Sever’s Disease: A common and treatable overuse injury

Sever’s disease is one of the most common causes of heel pain in growing children and teenagers (1). 

It is named after James Warren Sever, the American doctor that first described the condition back in 1912. The condition refers to an inflammation of the growth plate in the heel, which can set in when this area is exposed to repetitive pressure, as a result of high impact activity (8). 

We know that 6 % of all children between 7-14 years will develop Sever’s disease.  

Heel pain caused by Sever’s disease can be relieved by our Solemaids Severs insoles. Last year 2500 children could stay active with Solemaids Severs in their shoes. From clinical data collected since 2017 we know that 90 % have immediate pain relief with Solemaids Severs.  

What causes Sever’s disease?

Sever’s disease is caused by repetitive stress to the growth plate of the heel bone in growing children and adolescents. During growth spurts, the growth plate area is particularly sensitive to pressure as it has not yet developed into solid bone. 

If it is exposed to repetitive stress – for example from running, jumping and other high-impact activities – an inflammation can develop, which leads to swelling and pain. A research study show that most children experience pain in both heels (7). 


Sever’s disease is typically seen in children between the ages of 7 and 14. It can, however, set in earlier or later. The youngest case of Sever’s disease that physiotherapist, Per Øllgaard, has ever seen was a girl, 4 years old and the oldest was a boy, 17 years old.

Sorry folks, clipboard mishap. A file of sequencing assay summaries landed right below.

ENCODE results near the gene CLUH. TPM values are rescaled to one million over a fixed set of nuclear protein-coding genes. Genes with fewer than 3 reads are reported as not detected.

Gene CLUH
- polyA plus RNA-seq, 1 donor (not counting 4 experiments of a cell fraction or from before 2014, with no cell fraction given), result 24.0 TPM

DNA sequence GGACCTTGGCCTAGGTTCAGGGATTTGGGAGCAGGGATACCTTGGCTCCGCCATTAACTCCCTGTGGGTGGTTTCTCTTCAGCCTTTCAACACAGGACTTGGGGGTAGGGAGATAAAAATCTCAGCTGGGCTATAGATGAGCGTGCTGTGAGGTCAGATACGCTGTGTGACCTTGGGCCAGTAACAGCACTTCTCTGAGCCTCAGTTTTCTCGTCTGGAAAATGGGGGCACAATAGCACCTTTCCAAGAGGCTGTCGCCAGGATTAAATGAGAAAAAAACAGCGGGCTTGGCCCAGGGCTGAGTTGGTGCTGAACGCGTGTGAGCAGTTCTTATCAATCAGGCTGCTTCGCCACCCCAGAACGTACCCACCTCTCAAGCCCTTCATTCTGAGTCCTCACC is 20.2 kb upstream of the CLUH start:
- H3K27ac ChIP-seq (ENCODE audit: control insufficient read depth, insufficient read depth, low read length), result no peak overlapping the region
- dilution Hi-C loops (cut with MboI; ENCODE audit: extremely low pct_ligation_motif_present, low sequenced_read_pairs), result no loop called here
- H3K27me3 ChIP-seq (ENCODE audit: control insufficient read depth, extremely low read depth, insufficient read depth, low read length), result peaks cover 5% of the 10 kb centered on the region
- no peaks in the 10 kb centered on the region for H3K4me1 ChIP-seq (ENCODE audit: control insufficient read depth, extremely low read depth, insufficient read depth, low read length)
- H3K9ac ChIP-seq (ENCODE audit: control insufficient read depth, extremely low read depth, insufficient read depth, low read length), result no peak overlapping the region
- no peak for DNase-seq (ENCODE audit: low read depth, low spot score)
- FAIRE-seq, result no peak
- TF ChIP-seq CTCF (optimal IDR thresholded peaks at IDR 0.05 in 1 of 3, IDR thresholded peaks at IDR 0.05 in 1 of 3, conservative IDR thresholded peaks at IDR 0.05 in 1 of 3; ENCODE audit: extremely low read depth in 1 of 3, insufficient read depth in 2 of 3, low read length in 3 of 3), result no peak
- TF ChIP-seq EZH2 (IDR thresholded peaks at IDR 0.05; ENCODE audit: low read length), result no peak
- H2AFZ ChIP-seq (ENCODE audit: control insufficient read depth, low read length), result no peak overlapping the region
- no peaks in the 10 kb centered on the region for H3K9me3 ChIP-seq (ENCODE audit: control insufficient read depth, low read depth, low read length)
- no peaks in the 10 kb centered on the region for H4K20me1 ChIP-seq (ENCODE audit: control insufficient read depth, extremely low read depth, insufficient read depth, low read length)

But most children are between 9-11 years old when Sever’s disease sets in (see table below). Usually, the growth zone in the heel closes at around 15 years, and the condition wears off. 

Differences between the sexes

Boys are more prone to developing Sever’s disease than girls (3). We believe this is because of a steeper growth curve in boys than girls, which means that the body grows more in a shorter time, which also affects the heel bone. Boys between 11-14 years who play football are especially at risk of developing Sever’s disease. This can also be because of Astro turf and football cleats that have no shock absorption, leaving the growing heel bone more vulnerable.  

When do children get Sever’s disease?

Cases of Sever’s disease often peaks around spring and early autumn as this is when the sporting seasons are commenced (3). At Per Øllgaard’s clinic in Viborg, there were more cases of Sever’s disease in spring and autumn of 2021 (see table below). There were most cases in May where the children have been doing sports for some months and can no longer ignore their heel pain. The faster they can get help, the faster they can have pain relief.  

When do children get Sever’s disease?

Cases of Sever’s disease often peaks around spring and early autumn as this is when the sporting seasons are commenced (3). At Per Øllgaard’s clinic in Viborg, there were more cases of Sever’s disease in spring and autumn of 2021 (see table below). There were most cases in May where the children have been doing sports for some months and can no longer ignore their heel pain. The faster they can get help, the faster they can have pain relief.